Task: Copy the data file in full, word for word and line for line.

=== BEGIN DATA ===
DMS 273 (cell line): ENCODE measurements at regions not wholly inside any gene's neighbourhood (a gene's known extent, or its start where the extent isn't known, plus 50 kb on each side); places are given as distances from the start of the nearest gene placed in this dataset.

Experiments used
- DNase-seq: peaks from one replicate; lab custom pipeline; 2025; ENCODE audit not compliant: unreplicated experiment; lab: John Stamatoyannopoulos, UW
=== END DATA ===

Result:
DMS 273 (cell line): ENCODE measurements at regions not wholly inside any gene's neighbourhood (a gene's known extent, or its start where the extent isn't known, plus 50 kb on each side); places are given as distances from the start of the nearest gene placed in this dataset.

Experiments used
- DNase-seq: peaks from one replicate; lab custom pipeline; 2025; ENCODE audit not compliant: unreplicated experiment; lab: John Stamatoyannopoulos, UW